Design Guidelines

Displaying Data

Lists and feeds help users navigate data either by theme or chronology. These various ways of displaying data are optimized to help users locate, browse, and work together on records.

Record Lists

Record lists organize information to help users locate and/or browse specific records.

You can display records as a table, tile list, or interactive card. Differentiate types of items either by separating them into different lists or by clearly labeling them within the list. For example, put different file types into separate lists, or if they live in the same list, label each file file type (PDF, JPG, and so on).

Make sure to provide a visible affordance, such as an icon or a button, for all points of interaction on a list or record.

Title each list of records. Include field labels where possible. User name, date, and number fields are especially ambiguous when shown without a label.

It’s recommended to provide a message when a list is empty. For example, “No items to display. Try editing filters for this list view or switching list views.”


A table is the most basic format for displaying a list. Each record is represented by a single row of data that begins with the record’s primary field and shows additional fields in subsequent columns. The data is labeled using column headers that can be interactive.

This display type is appropriate for large numbers of records because you can easily scan it and navigate the list using sorting, filtering, or scrolling.

If you are allowing the user to modify the column widths, allow horizontal scrolling but don’t responsively resize columns.

On narrow screens where only a few columns will fit, tables should elegantly and responsively collapse into tile lists.

Tree Grid

A tree grid is useful for displaying large amounts of hierarchical data, where records are grouped into parent-child relationships. This format is similar to a table, with the exception that the first column also represents the relationship between records. It also offers similar benefits including sorting and filtering.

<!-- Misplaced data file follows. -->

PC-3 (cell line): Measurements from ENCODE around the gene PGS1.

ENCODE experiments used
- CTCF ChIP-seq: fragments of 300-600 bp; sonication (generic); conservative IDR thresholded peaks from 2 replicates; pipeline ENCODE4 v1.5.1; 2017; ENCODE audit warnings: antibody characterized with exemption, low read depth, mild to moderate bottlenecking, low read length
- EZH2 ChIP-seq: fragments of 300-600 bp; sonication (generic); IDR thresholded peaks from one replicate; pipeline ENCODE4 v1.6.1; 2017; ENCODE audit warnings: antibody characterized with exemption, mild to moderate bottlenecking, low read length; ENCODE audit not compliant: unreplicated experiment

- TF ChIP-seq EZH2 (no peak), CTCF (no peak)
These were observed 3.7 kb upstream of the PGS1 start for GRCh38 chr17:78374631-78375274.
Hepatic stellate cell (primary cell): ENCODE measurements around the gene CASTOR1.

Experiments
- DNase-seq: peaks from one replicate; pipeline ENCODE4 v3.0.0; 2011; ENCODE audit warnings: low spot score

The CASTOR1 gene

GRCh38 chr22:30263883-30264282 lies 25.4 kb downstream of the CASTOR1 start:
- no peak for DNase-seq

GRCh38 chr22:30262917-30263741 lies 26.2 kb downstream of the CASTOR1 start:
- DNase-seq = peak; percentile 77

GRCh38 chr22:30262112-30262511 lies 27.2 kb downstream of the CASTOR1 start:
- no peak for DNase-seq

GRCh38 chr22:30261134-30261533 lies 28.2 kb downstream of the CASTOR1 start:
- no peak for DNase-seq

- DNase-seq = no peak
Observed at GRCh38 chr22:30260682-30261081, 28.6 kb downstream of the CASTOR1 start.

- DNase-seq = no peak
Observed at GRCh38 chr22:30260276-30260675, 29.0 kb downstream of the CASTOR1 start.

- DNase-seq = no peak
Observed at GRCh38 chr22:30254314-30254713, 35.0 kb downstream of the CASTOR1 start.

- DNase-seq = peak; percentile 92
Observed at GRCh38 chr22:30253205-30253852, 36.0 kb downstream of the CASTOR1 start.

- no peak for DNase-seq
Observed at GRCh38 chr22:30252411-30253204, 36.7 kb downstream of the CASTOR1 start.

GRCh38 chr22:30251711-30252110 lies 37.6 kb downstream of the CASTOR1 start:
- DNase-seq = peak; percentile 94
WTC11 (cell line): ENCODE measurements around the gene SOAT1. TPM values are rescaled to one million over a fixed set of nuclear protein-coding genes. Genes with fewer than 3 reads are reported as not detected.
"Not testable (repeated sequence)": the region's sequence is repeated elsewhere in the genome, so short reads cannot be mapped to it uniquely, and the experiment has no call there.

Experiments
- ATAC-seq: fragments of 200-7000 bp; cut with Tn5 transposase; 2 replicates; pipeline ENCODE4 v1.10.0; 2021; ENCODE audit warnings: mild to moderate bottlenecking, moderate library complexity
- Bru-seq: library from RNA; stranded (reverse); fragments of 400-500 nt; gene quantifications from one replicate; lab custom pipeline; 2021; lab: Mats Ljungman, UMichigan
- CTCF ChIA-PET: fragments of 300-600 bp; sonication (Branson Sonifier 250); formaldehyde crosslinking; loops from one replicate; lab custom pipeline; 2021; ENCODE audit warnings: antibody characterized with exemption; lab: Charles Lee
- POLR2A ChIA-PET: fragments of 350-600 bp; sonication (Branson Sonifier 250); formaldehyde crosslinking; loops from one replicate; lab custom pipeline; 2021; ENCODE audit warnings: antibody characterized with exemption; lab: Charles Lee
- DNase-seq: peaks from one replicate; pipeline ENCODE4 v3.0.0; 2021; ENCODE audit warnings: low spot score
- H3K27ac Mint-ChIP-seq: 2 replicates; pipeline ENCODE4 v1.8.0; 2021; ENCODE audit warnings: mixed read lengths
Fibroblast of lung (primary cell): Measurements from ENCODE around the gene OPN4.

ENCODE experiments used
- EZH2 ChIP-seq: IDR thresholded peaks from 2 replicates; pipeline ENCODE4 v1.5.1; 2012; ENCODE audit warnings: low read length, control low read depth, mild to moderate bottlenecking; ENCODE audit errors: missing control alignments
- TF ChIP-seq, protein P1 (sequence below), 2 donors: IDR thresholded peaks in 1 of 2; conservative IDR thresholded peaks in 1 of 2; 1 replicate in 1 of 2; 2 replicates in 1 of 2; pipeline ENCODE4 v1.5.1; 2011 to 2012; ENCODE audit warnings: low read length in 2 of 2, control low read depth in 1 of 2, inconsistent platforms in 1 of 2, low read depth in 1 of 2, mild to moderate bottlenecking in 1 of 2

A chevron button at the end of the row shows and hides nested children. It also indicates whether a record has children. Children are indented below their parent to communicate their position in the hierarchy.

Records and their children must share the same data structure to be displayed in columns. For example, files and folders share a similar set of metadata. When parent and child records have different fields, a tree grid should not be used. Consider using a related list or master detail instead.

On narrow screens where only a few columns will fit, tree grids should elegantly and responsively collapse into a tree list.


A tile begins with a primary field and can include a supporting icon or image and additional fields. Data is presented as label­value pairs. The user interacts with elements within the tile, such as buttons and links, not the tile as a whole.

Use tiles when you are horizontally constrained for space. Tiles are appropriate for short lists—fewer than 10 items. Tile layouts do not stretch well, so to use available horizontal space, add a column of tiles.

On wider screens where more than 2 columns of tiles will appear, tile lists should elegantly and responsively expand into tables.

Interactive Cards

To make tiles more interactive, you can add a card wrapper around individual tiles and allow users to drag and drop them. Use cards when the order and placement of individual items in a list is important.


Feeds offer a way for users to communicate and stay informed of activities related to records.

Include a search feature so that users can search feeds.

It’s recommended to provide a message when a feed is empty. For example, an activity feed might say, “No next steps. To get things moving, add a task or set up a meeting.”

Discussion Feeds

A discussion feed is a conversation between users. Individual messages in the discussion allow inline replies and comments, but don’t allow replies to those replies—no layered threading. In addition to the message, each item in the feed displays the user who posted it, date it was posted, row level actions to bookmark or delete (owner only), a button to like the post, and the number of likes. A post can include mentioning other users and file attachments.

The discussion feed can include multiple message types that add interactive features. For example, you could include a poll.

Activity Feeds

An activity feed tracks what a user has done and what a user is about to do on a record. Each feed item includes the activity type, subject, and additional fields specific to that activity type. Activity types can include email messages, tasks, calendar events, calls logs, and other updates to the record or related records.

The activity feed can show past and future events.